Franchitti wins second Indianapolis 500 title

INDIANAPOLIS, Indiana — Dario Franchitti won his second Indianapolis 500 Sunday, winning a late-fuel saving contest and crossing the finish line under caution.

Franchitti, of Target Chip Ganassi Racing, had the car to beat for most of the day, then clinched the title by outduelling the others in the late stages of the race which featured a spectacular late-lap crash involving Mike Conway.

Franchitti, of Edinburgh, Scotland, had just enough fuel to power across the finish line ahead of runner-up Dan Wheldon and earn his second Brickyard title to go with his first one in 2007.

"This tastes just as good the second time," said Franchitti, after taking a drink of milk during the traditional victory celebration.

"Up until 10 laps to go it was pretty relaxed and then all hell broke loose with fuel saving. It feels great."

It was the second straight year Wheldon finished second. Marco Andretti placed third.

Their British compatriot Conway was involved in a flying wreck on the last few laps as his car sailed through the air then tumbled down the track after bumping with American Ryan Hunter-Reay.

Doctors said Conway injured his left leg but was not seriously hurt. He was taken to hospital by air ambulance. Hunter-Reay said he tore ligaments in his right thumb and will have surgery on Monday.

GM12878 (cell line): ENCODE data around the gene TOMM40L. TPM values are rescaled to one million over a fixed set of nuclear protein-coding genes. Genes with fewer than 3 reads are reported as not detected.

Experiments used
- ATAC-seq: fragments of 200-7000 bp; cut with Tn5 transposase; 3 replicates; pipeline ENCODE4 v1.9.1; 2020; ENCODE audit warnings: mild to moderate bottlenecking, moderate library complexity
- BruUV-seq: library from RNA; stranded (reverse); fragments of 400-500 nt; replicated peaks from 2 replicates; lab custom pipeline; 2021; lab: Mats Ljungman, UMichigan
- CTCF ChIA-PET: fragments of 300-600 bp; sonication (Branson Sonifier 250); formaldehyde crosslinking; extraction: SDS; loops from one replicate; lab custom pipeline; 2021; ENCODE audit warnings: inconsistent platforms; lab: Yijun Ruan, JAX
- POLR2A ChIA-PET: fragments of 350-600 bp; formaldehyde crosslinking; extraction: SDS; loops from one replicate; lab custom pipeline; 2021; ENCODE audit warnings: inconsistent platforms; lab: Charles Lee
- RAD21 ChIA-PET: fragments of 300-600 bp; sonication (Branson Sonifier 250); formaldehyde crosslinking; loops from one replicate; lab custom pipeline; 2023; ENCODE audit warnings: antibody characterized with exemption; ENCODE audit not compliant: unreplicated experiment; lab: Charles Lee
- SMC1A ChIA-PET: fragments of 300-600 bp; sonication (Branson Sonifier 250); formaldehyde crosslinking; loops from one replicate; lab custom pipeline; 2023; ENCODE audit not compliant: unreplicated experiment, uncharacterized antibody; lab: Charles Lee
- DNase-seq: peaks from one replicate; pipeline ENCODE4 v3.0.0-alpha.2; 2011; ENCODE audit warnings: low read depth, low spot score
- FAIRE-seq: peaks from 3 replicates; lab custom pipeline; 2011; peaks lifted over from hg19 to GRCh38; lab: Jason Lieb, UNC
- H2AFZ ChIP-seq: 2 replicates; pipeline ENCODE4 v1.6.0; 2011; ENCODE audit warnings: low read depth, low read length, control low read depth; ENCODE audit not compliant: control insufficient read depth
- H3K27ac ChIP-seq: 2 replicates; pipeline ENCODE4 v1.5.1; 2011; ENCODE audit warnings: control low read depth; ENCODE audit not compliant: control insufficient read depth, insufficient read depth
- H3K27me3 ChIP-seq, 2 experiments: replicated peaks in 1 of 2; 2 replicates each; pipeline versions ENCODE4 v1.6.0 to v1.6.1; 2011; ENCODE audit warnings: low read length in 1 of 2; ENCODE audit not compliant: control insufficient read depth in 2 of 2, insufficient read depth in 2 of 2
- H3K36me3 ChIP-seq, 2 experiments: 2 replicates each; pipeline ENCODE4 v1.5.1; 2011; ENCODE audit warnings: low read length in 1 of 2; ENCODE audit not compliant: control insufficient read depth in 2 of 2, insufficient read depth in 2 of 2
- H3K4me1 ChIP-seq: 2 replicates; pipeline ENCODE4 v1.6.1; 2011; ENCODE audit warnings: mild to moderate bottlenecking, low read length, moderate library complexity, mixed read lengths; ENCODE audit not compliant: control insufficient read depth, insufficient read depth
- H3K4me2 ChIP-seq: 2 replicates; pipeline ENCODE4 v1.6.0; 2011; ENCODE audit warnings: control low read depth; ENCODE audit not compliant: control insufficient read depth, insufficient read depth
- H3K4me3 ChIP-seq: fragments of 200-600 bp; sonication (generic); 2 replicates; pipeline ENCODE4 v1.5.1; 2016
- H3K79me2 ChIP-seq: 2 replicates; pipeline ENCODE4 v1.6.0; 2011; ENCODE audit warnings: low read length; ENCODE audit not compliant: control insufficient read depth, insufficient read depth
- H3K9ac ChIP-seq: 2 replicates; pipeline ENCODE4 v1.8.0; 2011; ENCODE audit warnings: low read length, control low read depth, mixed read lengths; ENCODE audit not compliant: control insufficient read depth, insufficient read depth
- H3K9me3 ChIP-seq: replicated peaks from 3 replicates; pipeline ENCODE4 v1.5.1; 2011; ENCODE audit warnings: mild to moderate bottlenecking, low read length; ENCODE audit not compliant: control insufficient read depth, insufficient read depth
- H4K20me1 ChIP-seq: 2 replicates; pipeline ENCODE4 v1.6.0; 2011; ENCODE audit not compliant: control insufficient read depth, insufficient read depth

Franchitti, who last pitted on lap 164, dominated the race by leading 155 of the 200 laps.

It was Conway's crash that brought out the caution allowing Franchitti to finish the race with 13 ounces (.35 litres) of fuel in his gas tank.

"Still running," Franchitti told his crew over the radio as he took the checkered flag.

The win allowed Chip Gannassi to become the first owner to win the Indy 500 and NASCAR's elite Daytona 500 race in the same season.

Asked what was going through his mind during the last lap, Franchitti said "Just get to the finish, see if you can get to the finish."

Former Indy winner Wheldon was closing the gap as Franchitti had to slow down to save fuel. Then came Conway's smash and the caution.

Pole-sitter Helio Castroneves was seeking a record-tying fourth Indy victory but his chances fizzled after a blunder in the pits.

Castroneves' car stalled leaving the pits on the 146th lap. He finished ninth.

"Unfortunately, silly mistakes put us in the back," Castroneves said. "I'm very disappointed. I'm more disappointed with the mistake."

Danica Patrick placed sixth in a cash-for-clunkers car that she complained about to her crew in qualifying.

Brazil's Tony Kanaan finished 11th after starting last in the 33-car field. He moved as high as second, less than half a second behind.

His chance of becoming the first driver in 94 years of the Indy 500 to go from worst to first ended when he had to go to the pits for a splash of fuel with four laps remaining.

"I hope I made it exciting out there," Kanaan said.